By 11:59 on December 31st, somewhere around 40,000 people will have died in car crashes in the U.S. this year.
That should be a shocking number. If even 10% of those people had been killed in plane crashes, the country would be outraged. There would be investigations into airline safety, and memorials built to remember the 4,000 who died.
We have become far too accustomed to traffic violence.
Why do we accept “car accidents”, most of which are predictable and preventable, as one of the leading causes of death in the U.S.?
We see it all the time—but it rarely affects us directly.
Part of the reason for that is “40,000 people” is an unimaginably high number. Some of us won’t meet 40,000 people in our entire lives.
The odds are very good that you know at least one person who has been killed in a car crash, and probably more.
But most of the time, car crashes only affect us personally because of the resulting traffic jams.
The news cycle moves faster than ever.
Remember when a semi-truck swerved across a median on a New Mexico highway and slammed into a Greyhound bus? 50 people were injured, at least 8 died from their injuries.
That crash, which just happened in September, was so significant that the National Transportation Safety Board is investigating it. Yet, you probably have not noticed it beyond a headline scan.
We live in a time when change is the only constant, and news is always accessible.
Even when a particularly sad or gruesome crash with multiple deaths is covered by the media, it is rarely covered for long.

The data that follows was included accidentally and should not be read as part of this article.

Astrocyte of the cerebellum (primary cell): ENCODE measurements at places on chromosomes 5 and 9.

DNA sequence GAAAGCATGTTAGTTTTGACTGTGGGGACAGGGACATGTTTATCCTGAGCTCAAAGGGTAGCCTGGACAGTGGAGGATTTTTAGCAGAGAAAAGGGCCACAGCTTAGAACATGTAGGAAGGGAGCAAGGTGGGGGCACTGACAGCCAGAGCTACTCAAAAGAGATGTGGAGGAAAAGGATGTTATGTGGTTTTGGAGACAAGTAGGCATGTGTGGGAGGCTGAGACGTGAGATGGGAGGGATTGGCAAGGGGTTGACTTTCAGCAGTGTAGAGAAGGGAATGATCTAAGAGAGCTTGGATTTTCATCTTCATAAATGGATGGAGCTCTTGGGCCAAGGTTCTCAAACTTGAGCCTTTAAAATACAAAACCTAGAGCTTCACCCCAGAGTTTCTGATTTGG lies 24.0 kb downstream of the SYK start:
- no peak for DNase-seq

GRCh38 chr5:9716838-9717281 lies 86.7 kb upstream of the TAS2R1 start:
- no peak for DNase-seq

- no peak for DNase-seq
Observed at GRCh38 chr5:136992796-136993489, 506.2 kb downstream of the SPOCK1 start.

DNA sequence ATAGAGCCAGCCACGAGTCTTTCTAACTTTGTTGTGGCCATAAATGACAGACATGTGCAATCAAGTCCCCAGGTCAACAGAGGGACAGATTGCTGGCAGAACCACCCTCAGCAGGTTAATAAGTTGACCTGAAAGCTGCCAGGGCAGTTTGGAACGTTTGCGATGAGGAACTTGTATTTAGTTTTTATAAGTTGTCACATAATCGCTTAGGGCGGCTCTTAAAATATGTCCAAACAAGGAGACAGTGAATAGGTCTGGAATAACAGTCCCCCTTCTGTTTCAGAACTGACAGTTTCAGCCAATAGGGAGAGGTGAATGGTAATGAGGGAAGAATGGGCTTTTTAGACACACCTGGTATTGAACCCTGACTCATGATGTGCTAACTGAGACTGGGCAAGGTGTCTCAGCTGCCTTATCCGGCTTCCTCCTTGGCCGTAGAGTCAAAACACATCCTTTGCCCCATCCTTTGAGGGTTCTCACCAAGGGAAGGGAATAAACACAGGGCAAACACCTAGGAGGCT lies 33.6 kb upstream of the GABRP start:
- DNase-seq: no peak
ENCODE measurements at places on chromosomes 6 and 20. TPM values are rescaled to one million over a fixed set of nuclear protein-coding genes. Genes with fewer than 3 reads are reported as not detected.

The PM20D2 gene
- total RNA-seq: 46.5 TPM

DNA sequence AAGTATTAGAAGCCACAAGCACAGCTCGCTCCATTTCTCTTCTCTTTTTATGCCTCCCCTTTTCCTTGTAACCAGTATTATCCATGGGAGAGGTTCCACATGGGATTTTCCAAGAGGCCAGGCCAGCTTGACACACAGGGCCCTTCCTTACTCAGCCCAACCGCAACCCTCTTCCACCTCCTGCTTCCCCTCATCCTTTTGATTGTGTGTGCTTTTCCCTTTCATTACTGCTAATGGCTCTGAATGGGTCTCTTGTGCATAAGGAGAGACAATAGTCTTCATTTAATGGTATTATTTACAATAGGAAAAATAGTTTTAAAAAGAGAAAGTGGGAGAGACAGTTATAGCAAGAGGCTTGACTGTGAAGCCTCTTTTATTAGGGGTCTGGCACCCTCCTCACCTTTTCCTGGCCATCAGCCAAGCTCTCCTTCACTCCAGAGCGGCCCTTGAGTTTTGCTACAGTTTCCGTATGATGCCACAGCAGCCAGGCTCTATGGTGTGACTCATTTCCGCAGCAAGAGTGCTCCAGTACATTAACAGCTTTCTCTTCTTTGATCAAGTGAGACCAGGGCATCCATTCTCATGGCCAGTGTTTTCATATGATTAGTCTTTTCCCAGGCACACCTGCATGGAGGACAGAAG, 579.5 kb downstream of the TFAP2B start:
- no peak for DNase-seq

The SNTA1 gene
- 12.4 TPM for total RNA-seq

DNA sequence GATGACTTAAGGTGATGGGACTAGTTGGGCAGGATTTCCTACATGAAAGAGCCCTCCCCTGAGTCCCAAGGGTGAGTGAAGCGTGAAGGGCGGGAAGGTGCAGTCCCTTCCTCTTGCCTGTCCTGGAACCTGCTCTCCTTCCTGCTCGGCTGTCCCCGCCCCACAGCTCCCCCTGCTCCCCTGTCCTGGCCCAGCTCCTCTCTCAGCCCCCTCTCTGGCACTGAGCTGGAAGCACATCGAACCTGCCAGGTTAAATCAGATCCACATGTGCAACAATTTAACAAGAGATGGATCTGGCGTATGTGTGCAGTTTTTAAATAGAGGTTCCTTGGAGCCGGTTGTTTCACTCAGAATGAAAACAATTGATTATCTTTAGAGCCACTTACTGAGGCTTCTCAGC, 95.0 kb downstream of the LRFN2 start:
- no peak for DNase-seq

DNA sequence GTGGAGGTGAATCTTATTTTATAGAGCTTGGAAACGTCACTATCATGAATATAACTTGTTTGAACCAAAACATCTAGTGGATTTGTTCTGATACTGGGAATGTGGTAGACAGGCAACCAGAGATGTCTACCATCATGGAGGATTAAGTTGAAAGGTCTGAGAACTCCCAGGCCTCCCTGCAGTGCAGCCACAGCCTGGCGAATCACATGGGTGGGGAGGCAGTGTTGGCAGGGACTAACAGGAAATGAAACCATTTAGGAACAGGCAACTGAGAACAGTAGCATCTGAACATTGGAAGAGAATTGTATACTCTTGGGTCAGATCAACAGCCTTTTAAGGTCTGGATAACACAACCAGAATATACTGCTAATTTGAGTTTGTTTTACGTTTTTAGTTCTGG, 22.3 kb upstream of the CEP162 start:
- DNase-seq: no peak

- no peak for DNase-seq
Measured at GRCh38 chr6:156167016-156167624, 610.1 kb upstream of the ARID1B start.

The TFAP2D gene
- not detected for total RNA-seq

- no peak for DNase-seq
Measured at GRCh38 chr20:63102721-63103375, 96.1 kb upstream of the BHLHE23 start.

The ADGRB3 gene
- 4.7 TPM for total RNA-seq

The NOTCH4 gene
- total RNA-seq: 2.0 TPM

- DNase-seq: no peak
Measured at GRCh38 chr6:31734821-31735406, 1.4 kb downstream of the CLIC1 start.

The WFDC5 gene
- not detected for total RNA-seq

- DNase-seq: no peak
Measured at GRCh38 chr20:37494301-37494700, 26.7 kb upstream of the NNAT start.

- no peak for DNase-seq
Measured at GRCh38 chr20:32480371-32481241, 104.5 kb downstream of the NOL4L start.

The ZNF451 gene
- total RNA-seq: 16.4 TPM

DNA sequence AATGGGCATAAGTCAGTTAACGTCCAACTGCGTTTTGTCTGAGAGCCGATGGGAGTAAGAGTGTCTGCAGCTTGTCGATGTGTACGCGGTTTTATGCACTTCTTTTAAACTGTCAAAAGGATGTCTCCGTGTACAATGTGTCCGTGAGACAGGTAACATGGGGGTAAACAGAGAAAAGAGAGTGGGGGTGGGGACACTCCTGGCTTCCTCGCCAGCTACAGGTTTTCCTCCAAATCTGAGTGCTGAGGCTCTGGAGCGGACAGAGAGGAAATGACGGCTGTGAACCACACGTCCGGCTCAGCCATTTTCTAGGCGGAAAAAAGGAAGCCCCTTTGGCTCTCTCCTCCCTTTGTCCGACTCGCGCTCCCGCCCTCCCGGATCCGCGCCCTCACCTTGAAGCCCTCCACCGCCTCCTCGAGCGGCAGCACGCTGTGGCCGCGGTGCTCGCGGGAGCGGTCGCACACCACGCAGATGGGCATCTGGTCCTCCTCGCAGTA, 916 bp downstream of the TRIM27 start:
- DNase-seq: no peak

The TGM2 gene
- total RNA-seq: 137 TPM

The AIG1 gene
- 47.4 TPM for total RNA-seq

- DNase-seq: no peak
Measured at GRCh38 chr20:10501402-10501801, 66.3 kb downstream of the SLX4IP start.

We are trained to believe it’s just the cost of cars.
That huge number makes the problem of traffic deaths seem insurmountable. It’s so high that we just think of it as the cost of doing business: you drive a car, you take a risk.
There are a number of reasons for this: car manufacturers and advertising, the safety features and laws that reduced the chance of death in a car crash, and even the word “accident.”
Calling collisions “car accidents” contributes to the idea that fatal crashes are inevitable. “Accident” suggests that a car crash was a fated event, rather than the result of human negligence or error.
The fact is that most “car accidents” are not accidental: they are predictable and preventable.
It doesn’t have to be this way.
Over the last few decades, motor vehicles safety has improved. Street and road design are slowly improving. But we must end the cycle of acceptance.
If you know someone who died suddenly because of a preventable car crash, call it a crash – because it wasn’t an accident.
November 18, 2018 is the World Day of Remembrance for Road Traffic Victims.